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Technical Brief

Optimal Detuning of a Parallel Turning System—Theory and Experiments

[+] Author and Article Information
Marta J. Reith

Department of Applied Mechanics,
Budapest University of Technology and Economics,
Budapest 1111, Hungary
e-mail: reith@mm.bme.hu

Daniel Bachrathy

Assistant Professor Department of Applied Mechanics,
Budapest University of Technology and Economics,
Budapest 1111, Hungary
e-mail: bachrathy@mm.bme.hu

Gabor Stepan

Professor
Department of Applied Mechanics,
Budapest University of Technology and Economics,
Budapest 1111, Hungary
e-mail: stepan@mm.bme.hu

Contributed by the Dynamic Systems Division of ASME for publication in the JOURNAL OF DYNAMIC SYSTEMS, MEASUREMENT, AND CONTROL. Manuscript received October 16, 2015; final manuscript received August 8, 2016; published online October 17, 2016. Assoc. Editor: Jingang Yi.

J. Dyn. Sys., Meas., Control 139(1), 014503 (Oct 17, 2016) (7 pages) Paper No: DS-15-1515; doi: 10.1115/1.4034497 History: Received October 16, 2015; Revised August 08, 2016

Parallel turning is an excellent candidate for keeping up with current trends set by manufacturing industry, namely, to increase accuracy and productivity simultaneously. In the field of manufacturing of cylindrical parts, these cutting processes offer huge potential in increasing productivity, since they ensure high material removal rates and appropriate accuracy at the same time. The above benefits can yet only be harvested if the process is free of chatter vibration, which affects the workpiece surface quality. In this study, it is shown that by means of tuning the dynamical properties of cutting tools, it is possible to expand the stable machining parameter regions in order to eliminate adverse chatter. A parallel turning system is investigated, where tuning of the system is realized by varying the overhang of one of the tools, that is, by modulating the frequency ratio of the cutters. Measurements have been carried out for the validation of the theoretical predictions of robustly stable chip width limits, below which the turning operation is stable for all spindle speed values.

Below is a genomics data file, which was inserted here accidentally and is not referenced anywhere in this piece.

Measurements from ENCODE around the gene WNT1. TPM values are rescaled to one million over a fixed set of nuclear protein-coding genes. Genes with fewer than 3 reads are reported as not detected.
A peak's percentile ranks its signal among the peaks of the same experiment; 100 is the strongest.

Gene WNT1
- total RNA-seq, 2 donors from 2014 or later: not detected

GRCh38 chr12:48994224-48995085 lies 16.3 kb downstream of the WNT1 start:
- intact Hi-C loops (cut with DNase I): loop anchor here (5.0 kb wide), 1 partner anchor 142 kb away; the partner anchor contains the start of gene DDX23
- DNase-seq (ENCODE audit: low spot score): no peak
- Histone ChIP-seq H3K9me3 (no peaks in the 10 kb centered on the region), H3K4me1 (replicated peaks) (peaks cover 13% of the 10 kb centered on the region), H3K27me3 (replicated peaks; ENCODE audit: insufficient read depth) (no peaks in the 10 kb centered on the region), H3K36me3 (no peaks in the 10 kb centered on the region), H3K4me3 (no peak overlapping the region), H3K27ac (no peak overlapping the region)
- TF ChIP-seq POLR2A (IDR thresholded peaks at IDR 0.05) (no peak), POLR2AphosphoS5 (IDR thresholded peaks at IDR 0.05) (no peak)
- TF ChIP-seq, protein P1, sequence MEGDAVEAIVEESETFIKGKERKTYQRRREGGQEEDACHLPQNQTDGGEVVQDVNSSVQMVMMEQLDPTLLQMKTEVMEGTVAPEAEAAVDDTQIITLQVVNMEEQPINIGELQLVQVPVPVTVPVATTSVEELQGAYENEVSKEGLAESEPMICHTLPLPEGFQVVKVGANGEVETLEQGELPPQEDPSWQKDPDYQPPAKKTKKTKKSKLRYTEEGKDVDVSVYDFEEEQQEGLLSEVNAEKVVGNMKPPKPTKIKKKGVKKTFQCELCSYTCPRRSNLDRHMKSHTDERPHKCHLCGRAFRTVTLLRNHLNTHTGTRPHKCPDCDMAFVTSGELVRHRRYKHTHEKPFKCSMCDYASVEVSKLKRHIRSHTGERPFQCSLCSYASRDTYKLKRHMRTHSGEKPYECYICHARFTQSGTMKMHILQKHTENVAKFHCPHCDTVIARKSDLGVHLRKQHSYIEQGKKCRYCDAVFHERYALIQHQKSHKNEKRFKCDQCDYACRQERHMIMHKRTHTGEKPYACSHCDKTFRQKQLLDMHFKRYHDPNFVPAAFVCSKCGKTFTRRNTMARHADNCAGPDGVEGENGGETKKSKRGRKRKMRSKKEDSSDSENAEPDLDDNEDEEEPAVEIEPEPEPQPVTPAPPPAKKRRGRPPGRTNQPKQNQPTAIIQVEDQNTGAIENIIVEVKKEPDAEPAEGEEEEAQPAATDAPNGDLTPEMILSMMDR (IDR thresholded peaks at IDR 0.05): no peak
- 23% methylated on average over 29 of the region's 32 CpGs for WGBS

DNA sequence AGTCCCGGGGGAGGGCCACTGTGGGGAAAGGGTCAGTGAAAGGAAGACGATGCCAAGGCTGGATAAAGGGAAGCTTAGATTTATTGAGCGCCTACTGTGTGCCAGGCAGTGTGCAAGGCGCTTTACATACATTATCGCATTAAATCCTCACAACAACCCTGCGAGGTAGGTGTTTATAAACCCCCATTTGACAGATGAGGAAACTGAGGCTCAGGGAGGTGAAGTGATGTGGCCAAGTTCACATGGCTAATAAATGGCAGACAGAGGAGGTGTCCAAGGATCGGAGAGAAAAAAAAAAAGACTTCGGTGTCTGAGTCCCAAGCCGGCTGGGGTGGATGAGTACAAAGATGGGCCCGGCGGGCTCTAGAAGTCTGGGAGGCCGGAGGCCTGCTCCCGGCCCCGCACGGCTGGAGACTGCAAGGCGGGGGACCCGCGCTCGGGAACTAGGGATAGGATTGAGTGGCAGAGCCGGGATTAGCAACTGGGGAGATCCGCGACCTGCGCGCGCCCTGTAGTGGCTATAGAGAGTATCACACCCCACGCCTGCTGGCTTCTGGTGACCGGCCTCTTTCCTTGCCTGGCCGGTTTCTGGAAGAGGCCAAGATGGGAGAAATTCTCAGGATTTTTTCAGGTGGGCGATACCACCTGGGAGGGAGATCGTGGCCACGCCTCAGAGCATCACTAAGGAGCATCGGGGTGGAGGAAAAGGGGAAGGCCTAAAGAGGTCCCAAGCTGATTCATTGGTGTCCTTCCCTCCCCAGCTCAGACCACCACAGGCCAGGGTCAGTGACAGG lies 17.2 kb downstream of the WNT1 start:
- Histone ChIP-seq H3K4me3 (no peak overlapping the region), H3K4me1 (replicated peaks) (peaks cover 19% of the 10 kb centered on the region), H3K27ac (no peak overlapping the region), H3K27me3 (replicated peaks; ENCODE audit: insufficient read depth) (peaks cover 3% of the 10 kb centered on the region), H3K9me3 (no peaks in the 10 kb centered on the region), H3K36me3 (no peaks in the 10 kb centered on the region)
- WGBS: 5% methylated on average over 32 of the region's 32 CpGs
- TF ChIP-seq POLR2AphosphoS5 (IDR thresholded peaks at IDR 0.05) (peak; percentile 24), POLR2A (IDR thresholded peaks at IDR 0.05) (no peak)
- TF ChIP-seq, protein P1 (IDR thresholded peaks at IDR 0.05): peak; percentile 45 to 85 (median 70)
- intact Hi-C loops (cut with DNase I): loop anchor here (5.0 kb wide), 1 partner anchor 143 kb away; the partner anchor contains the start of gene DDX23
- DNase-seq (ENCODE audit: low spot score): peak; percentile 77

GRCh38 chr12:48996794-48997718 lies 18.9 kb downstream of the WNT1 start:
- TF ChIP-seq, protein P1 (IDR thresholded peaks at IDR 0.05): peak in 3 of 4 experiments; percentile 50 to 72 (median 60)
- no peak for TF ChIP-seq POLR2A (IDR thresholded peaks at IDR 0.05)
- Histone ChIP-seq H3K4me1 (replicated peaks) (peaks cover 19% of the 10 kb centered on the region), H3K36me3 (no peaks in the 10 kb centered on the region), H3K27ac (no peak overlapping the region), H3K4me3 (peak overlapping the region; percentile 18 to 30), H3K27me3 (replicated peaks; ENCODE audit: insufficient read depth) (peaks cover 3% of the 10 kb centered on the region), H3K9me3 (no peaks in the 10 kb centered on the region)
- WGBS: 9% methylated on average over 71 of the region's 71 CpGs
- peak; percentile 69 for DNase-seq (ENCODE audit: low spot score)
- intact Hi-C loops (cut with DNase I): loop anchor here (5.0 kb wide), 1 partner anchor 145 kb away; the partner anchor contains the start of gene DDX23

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Figures

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Fig. 1

Setup for the investigated two-cutter turning process

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Fig. 2

Mechanical model of two-cutter turning system

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Fig. 3

Stability lobes (thin lines) and enveloping limits (horizontal thick lines) of the two-cutter turning model

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Fig. 4

(a) wRS over ΔL, (b) wRS over Δm, and (c) wRS over f1/f2 for additional overhang (light line) and additional mass (dark lines)

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Fig. 5

Modal parameter functions fitted for different L1 tool overhang values: (a) modal mass, (b) modal stiffness, (c) natural frequency, and (d) damping ratio

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Fig. 6

Predicted robust chip width limits for different modal parameters (light—theoretical, dark—fitted trends, and dark with diamonds—actually measured) as a function of tool frequency ratios and measured stable (circle) and unstable (cross) machining points

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